I put an 8 volt battery in my speedster and I am wondering the best way to fully charge it. I tried a modern 6/12 volt charger and it ( the charger) got very hot with an over night charge. also I am not sure what the Model T generator thinks of the 8 volt battery but may be ok as I have a fun projects 8 volt reg installed on the gen.
So my main question is how to properLy charge the battery when not in the car. Thanks. Joe
Rule of thumb in our shop for charging an 8 volt battery is 2 amps for 2 hours will give you a full charge. Figured out by a freind who is an electronics engineer.
That is on 12 - 2 amp trickle charge. Works great for All 8 volt batteries we have used.
Over charging can warp the battery plates if done too quickily (Heat), aslo they can cystralize the lead matrix bound between the holder webs causing it to develop cracks therein. Most new modern day quality battery chargers have an additional electronic device incorporated therein, that along with the voltage charge, an additional mz frequency (about 10,000 cycles/sec) is introduced and carried ontop of the normal voltage, doing two things, totally changing the way in which the battery is actually charging, plus assisting the detector thermistor circuit in reducing the amperage by detecting the internal heat buildup within the battery/wiring over time (IE resistance), thus allowing for a reduction towards the end of the charging cycle and cycling into a more maintenance type charge untill taken off the charger. The Harbor Freight maintenance chargers are just this and that is all they do at very low amps, but at the proper charging voltage (approx 13.5/13.7 volts for a 12v battery), but the new Schumacker chargers for example are high oumph at the start, then backing down towards the cycle end with the more sofisicated electronic circuits therein, so as not to cook the battery so to speak. A longer/lower amp charge is much better than blasting the battery and making it get hot.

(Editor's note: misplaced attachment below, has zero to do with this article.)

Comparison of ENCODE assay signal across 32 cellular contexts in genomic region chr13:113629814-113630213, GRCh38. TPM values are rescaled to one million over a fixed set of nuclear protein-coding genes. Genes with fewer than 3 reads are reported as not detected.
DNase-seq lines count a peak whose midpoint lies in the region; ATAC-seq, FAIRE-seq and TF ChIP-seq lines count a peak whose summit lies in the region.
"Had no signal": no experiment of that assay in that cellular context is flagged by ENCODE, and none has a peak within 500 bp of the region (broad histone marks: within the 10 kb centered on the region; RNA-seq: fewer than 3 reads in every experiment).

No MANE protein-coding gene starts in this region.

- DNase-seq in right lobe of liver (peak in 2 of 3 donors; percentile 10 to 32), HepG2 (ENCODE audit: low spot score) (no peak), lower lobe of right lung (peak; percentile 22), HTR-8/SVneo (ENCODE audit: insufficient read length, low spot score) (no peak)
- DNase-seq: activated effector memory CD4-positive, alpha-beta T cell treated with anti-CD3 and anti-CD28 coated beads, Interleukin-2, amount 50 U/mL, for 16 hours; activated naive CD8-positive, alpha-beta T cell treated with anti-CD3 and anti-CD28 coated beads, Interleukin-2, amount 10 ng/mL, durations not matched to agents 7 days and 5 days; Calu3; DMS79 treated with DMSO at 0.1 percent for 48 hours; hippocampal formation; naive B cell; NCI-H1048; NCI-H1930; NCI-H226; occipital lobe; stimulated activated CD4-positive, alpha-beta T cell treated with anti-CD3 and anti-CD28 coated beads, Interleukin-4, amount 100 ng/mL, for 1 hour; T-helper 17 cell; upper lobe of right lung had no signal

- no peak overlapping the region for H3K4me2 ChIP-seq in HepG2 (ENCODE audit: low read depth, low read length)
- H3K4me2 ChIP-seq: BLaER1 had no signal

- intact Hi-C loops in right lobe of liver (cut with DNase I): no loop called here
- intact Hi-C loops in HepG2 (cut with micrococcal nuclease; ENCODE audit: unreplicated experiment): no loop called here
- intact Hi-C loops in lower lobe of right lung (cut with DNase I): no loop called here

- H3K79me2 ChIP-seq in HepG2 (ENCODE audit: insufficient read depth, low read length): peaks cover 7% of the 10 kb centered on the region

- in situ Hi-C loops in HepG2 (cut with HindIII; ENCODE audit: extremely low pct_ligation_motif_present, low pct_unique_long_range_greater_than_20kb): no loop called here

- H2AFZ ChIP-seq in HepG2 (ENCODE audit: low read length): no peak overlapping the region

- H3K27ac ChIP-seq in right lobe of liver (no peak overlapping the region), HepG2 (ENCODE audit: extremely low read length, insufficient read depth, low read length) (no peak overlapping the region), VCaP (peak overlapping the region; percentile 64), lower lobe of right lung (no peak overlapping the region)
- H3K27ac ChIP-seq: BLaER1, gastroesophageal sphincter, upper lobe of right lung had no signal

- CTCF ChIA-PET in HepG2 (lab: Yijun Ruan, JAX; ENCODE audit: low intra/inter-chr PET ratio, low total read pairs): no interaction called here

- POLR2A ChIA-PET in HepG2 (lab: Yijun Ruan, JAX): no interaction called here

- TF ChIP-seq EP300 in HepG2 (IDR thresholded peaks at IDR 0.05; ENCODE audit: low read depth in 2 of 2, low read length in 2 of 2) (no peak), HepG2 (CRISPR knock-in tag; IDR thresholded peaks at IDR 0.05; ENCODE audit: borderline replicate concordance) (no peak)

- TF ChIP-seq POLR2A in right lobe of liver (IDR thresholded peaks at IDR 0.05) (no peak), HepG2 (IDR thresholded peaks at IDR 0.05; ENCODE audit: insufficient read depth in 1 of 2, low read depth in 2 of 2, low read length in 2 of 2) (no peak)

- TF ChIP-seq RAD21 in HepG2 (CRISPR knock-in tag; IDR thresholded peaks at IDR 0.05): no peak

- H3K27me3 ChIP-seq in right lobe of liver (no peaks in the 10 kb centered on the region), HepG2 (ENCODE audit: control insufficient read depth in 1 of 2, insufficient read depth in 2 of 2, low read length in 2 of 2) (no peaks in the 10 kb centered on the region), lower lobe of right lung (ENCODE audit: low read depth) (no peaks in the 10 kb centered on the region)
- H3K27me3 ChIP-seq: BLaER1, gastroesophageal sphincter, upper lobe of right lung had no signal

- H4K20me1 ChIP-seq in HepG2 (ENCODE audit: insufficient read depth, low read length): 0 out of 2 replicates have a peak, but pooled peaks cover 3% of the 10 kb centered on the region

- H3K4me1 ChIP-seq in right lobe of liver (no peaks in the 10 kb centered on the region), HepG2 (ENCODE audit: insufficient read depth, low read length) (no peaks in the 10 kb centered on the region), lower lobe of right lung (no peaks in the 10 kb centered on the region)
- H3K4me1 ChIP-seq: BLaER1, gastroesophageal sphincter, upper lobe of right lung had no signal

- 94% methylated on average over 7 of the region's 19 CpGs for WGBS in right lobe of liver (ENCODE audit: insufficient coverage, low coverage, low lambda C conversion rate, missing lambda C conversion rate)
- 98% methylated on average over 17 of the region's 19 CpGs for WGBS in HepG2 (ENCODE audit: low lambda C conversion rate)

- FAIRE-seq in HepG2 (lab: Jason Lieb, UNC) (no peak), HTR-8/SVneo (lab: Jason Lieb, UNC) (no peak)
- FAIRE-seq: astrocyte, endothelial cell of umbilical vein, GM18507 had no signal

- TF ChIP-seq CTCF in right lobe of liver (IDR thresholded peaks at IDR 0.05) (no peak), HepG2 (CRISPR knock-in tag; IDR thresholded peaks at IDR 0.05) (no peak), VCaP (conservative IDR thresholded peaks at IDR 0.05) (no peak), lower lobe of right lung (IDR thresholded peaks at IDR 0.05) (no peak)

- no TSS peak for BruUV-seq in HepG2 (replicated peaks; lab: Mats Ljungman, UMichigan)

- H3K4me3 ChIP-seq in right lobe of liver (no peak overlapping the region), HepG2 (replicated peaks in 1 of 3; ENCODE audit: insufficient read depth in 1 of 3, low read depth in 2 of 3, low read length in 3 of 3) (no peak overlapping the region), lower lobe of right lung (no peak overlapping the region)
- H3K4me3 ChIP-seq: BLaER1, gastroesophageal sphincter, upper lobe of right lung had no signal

The generator itself doesn't care what voltage you use. It will work with 6, 8, 12, 24 or whatever. Just mind the maximum charge current and keep it below about 100 watts.
Has anyone ever had an 8 volt battery that was worth the powder to blow it up?
My brother ran an 8 volt on his '50 flathead V8. It cranked the motor better and made the lights brighter but didn't blow them out. We tweaked the voltage coil in the regulator (using a volt meter) to put out enough voltage to keep it charged. Don.
In my experience the 8 volt batteries I had had the longevity of a moth and less CCA than a GOOD 6 volt battery so....... <shrug>
I put an 8 volt battery in my Model T last year when the store was out of stock on 6 volt but had an 8 volt. I have been happy with the performance of the car with the battery change. A friend who is an electrical engineer made an adapter for me to make it possible to use my charger on the 12 volt range to charge the odd 8 volt battery. I also purchased a hydrometer to monitor acid specific gravity, to be sure I don't under-or-over charge it.
I've been banging in 12 volt trickle charge 3 to 4 times a year into an 8 volt battery for more than 4 years, it was in my 16 using no starter, now in a 26 and still working fine.